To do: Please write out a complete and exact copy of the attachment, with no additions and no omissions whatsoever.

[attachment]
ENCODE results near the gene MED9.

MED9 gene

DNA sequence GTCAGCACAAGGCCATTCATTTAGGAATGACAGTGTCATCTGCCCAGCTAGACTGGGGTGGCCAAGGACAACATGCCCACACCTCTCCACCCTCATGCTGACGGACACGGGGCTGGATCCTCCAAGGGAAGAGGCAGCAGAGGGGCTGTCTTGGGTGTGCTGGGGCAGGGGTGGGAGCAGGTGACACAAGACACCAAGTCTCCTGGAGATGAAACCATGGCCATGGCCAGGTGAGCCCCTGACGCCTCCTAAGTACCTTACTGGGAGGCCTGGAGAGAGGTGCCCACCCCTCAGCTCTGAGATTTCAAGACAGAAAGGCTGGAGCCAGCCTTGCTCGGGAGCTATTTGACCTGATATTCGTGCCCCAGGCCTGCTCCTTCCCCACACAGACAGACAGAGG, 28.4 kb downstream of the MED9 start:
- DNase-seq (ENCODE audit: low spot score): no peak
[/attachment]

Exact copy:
ENCODE results near the gene MED9.

MED9 gene

DNA sequence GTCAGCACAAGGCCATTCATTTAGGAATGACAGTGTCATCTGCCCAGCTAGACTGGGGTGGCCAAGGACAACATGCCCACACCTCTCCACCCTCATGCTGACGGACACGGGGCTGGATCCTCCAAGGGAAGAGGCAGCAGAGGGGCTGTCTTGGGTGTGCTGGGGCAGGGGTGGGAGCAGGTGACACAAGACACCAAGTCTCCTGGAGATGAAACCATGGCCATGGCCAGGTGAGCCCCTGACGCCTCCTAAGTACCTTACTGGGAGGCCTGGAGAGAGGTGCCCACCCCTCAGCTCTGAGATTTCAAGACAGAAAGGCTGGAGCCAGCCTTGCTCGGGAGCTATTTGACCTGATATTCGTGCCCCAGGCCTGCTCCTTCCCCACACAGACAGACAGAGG, 28.4 kb downstream of the MED9 start:
- DNase-seq (ENCODE audit: low spot score): no peak